What is penile cancer?
Penile cancer is a rare type of cancer that occurs on the surface of the penis or in the penis. Almost 50 men are diagnosed with penile cancer in Ireland every year. It most commonly affects men over the age of 50.
Almost all penile cancers are squamous cell cancers. Squamous cells are found in the skin and cover the surface of many parts of the body.
What is the penis and what does it do?
The penis is the male sex organ. It also allows urine (pee) to leave the body.
It is part of the male reproductive system. When the penis is stimulated, the penile arteries dilate and the muscles contract. This causes an erection, which is necessary for sexual intercourse. Part of the penis – the urethra, which is a narrow tube that runs the length of the penis – transports semen (sperm) from the testicles to outside the body.
The urethra is also part of the urinary system. It transports urine from the bladder to the outside of the body. There is a valve (sphincter) in the root of the penis which, when relaxed, allows urine to flow through the urethra and out of the body.
The penis has three main parts: the root, the body (shaft), and the head of the penis (glans), which is the cone-shaped end of the penis. The head of the penis is covered with a loose layer of skin called the foreskin. Sometimes males are circumcised, which means this layer of skin is removed. The opening of the urethra is at the tip of the glans. The penis hangs in front of a pouch of skin called the scrotum. The scrotum holds both testicles.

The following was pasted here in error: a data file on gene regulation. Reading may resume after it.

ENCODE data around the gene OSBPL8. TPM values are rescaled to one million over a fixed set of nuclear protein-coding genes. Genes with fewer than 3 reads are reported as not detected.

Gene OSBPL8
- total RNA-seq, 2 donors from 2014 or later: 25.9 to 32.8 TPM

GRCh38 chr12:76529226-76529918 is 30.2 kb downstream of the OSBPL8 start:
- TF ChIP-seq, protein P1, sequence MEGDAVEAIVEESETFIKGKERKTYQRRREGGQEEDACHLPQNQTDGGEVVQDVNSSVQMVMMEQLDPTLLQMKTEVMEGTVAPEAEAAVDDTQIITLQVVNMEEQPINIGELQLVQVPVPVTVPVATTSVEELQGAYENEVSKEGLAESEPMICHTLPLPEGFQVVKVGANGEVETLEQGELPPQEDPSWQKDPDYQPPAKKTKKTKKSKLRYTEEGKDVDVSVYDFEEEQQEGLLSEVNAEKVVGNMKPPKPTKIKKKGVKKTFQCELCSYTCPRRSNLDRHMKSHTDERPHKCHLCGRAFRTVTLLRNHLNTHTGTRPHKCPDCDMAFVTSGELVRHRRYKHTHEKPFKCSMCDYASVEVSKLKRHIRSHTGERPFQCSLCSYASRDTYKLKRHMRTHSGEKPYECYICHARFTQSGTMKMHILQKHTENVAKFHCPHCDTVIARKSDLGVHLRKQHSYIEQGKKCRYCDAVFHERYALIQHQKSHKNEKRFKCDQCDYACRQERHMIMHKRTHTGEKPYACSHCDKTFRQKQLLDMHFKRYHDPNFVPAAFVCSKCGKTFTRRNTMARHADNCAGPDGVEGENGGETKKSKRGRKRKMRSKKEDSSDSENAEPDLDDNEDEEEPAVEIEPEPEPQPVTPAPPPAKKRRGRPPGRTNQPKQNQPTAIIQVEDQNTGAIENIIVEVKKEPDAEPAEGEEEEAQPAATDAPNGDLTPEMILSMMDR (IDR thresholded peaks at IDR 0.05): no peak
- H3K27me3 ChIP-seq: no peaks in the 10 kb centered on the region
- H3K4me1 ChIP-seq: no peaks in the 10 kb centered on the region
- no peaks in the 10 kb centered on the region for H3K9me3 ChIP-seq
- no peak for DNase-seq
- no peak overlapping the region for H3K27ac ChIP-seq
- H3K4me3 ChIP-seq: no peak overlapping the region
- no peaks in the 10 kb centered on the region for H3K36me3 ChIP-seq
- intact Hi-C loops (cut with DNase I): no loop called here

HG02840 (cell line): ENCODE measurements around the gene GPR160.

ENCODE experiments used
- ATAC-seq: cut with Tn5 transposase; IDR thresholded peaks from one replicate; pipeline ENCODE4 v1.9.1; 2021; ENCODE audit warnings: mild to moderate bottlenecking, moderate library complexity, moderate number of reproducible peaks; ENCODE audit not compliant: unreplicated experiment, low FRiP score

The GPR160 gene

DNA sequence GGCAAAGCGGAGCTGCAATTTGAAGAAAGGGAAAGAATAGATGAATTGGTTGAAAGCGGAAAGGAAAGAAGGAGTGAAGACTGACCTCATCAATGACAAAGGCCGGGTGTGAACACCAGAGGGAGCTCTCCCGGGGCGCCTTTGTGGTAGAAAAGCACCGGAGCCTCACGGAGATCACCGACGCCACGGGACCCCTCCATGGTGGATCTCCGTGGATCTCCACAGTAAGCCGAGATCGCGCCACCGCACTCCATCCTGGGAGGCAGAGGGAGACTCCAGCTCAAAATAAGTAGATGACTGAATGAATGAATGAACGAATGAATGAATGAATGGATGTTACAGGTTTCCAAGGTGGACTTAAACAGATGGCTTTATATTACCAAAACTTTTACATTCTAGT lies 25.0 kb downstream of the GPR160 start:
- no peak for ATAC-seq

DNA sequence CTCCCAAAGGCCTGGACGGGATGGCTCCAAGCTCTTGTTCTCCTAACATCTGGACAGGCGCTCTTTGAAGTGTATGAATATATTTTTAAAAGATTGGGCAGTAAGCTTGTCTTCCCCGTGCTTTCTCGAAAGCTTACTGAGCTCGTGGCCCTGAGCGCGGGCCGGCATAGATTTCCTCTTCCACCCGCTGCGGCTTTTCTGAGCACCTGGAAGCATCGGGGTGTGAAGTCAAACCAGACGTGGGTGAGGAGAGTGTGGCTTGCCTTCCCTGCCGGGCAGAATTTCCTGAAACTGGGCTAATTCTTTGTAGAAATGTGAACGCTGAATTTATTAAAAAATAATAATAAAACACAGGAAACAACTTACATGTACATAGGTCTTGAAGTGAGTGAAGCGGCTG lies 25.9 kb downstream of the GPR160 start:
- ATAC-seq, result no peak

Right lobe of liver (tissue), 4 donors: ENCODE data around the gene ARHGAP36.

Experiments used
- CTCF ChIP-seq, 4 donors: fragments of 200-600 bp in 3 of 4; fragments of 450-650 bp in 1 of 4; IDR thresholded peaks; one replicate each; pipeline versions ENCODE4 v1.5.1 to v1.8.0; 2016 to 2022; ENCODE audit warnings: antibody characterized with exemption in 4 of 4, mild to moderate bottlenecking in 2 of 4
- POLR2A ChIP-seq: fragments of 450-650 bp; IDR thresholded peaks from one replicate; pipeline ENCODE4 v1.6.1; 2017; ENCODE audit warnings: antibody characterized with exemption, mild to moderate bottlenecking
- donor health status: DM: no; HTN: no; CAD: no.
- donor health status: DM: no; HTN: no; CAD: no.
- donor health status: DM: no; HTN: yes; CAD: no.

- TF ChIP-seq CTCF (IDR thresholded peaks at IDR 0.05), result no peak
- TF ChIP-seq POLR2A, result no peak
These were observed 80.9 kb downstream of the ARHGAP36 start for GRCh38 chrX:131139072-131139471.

We use the term ‘man / men’ in our penile cancer information but we understand that not everyone who has a penis identifies as a man.
Whoever you are, wherever you come from, we are here for you. For confidential advice, information and support, contact our Support Line on Freephone 1800 200 700.
Medical review by Ivor Cullen, Consultant Urologist and Andrologist, Eva Browne, Urology Specialist Registrar, Anne Daniels, Urology Nurse Specialist. November 2020
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